8/16/2012 - Town Announces Grand Opening of the North Hempstead “Yes We Can” Community Center

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Town Announces Grand Opening of the North Hempstead “Yes We Can” Community Center
North Hempstead, NY– With excitement mounting about this long-awaited moment, Supervisor Jon Kaiman, Councilwoman Viviana Russell and the Town Board announce last week that the North Hempstead “Yes We Can” Community Center, the defining icon of New Cassel’s multi-million dollar revitalization, will open September 8.

The North Hempstead “Yes We Can” Community Center represents the efforts of thousands of stakeholders, including officials from all levels of government,” noted Supervisor Kaiman. “This facility is a poignant testament to the idea of grassroots participation and the notion that government works.”

A dream of New Cassel residents for decades, the 60,000 square-foot, state-of-the-art, platinum LEED (Leadership in Energy and Environmental Design) certified facility boasts an array of features, including a massive gymnasium with two NBA-sized basketball courts, a dance studio, an Internet café, a TV/recording studio and multi-purpose rental space.

The North Hempstead “Yes We Can” Community Center has been a long time coming.

When the first wave of African Americans moved more than 50 years ago from the city to settle New Cassel—the hamlet was then mostly farmland—they craved for neighborhood mainstays that would help knit the new community.

A community center topped their wish list.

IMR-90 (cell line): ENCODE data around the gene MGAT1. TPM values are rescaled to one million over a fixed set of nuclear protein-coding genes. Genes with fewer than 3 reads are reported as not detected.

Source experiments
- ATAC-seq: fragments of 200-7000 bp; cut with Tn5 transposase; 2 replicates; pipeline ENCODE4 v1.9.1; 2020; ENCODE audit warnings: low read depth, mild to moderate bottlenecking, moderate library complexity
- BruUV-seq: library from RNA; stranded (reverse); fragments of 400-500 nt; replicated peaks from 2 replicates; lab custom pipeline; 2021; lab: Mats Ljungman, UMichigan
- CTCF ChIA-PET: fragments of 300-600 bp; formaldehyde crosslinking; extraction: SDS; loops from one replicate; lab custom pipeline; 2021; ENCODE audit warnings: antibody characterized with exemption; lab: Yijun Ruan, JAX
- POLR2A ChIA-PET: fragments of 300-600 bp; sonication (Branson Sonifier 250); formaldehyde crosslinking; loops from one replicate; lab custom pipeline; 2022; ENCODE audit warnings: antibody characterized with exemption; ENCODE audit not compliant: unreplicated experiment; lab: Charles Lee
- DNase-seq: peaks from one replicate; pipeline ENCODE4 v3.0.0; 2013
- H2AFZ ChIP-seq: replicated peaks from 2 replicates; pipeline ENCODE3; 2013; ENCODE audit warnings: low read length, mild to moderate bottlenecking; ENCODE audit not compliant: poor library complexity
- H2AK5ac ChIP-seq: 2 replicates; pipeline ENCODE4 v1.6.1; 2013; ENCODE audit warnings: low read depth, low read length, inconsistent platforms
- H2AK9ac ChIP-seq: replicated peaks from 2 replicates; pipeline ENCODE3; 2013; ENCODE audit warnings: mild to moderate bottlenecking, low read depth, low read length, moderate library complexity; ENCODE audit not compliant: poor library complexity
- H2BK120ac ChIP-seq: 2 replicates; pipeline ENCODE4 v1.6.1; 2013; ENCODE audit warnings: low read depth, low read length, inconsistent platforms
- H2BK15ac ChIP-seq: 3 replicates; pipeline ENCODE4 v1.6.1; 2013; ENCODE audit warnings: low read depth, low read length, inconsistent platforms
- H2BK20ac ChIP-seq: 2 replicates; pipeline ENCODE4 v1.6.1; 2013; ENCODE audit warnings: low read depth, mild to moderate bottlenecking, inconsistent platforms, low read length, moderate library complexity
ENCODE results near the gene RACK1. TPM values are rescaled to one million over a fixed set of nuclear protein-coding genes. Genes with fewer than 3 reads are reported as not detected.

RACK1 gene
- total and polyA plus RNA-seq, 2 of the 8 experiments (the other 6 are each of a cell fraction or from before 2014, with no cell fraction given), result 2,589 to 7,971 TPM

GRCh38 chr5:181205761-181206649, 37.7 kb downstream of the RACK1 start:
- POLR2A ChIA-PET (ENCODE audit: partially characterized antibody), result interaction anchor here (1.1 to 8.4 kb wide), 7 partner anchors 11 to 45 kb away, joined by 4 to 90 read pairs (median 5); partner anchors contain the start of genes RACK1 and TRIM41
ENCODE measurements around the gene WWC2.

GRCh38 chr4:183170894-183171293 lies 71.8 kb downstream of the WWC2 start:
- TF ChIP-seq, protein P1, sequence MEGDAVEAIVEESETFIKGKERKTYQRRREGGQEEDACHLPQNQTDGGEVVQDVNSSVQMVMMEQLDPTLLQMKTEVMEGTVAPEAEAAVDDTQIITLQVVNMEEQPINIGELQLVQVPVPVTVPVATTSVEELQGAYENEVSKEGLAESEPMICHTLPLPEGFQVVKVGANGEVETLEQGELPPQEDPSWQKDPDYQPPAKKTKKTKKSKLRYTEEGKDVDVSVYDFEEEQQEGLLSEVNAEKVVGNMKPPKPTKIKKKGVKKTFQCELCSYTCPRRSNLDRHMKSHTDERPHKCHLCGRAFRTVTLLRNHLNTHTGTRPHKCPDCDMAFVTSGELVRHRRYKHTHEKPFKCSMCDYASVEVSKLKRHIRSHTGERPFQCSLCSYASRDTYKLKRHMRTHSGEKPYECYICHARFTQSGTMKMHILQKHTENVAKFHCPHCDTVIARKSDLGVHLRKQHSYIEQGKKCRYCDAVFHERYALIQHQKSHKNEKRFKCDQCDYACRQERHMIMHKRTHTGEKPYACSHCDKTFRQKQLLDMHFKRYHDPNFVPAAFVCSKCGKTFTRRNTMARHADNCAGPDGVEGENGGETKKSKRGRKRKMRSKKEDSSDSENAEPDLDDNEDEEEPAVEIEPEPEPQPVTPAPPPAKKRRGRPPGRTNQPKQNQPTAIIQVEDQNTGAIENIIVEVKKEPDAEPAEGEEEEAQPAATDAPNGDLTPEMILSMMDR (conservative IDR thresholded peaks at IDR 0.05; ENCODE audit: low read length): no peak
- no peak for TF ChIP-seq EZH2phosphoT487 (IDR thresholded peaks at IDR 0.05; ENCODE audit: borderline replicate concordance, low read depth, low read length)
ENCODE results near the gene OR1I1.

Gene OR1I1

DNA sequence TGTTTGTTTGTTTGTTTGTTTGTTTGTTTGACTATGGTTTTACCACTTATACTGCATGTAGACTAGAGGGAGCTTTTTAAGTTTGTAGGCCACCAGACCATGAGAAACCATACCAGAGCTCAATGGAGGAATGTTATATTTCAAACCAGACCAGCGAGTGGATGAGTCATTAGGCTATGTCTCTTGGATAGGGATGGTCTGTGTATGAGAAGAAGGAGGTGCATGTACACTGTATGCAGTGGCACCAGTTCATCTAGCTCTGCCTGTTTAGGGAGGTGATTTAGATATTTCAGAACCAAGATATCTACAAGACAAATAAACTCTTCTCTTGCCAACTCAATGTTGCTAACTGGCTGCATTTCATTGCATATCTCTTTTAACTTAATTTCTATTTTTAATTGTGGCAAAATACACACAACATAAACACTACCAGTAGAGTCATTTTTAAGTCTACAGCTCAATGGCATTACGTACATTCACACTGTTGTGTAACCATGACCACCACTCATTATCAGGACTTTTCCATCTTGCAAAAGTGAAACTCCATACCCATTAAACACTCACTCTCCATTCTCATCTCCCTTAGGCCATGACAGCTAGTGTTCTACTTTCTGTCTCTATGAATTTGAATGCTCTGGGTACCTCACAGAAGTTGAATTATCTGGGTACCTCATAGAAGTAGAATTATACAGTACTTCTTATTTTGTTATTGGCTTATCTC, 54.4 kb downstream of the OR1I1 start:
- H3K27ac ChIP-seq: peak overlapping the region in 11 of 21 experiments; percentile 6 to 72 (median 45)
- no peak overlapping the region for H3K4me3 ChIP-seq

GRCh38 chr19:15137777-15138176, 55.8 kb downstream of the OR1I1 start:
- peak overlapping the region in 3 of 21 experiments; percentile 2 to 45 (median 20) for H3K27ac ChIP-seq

Decades later when New Cassel’s downtown corridor became the object of a massive revitalization, an informal survey conceived from the community-based planning event, “Seeking a Shared Vision for New Cassel, concluded that along with a clean, safe environment, a community center was a high priority.

As a resident at the time who participated in the visioning Councilwoman Viviana Russell noted, “It seemed like such a far off concept at the time but almost every aspect of the community’s wants and needs from the visioning 10 years ago has come to fruition and the community center is the culmination of the revitalization efforts here in New Cassel.”

As the community explored options, the old Grand Street School seemed an excellent site for a community center. Questions were raised, however, about the logic of restoring the crumbling building over erecting a new structure.

Ironically, as the name of the facility suggests, the Town never gave up, seizing an opportunity to obtain some seed money for a community center in a plan by Connecticut-based Neptune Regional Transmissions System to supplement Long Island’s power generating capacity.

The planned 65-mile long, undersea-underground electric cable ran from New Jersey under Jones Beach and ended up a converter station on Duffy Avenue in New Cassel.

Committed to making sure New Cassel residents were rewarded in return for having this facility erected in their back yard, Supervisor Jon Kaiman and Nassau County Legislator Robert Troiano negotiated with Neptune to chip in $10 million towards a community center.

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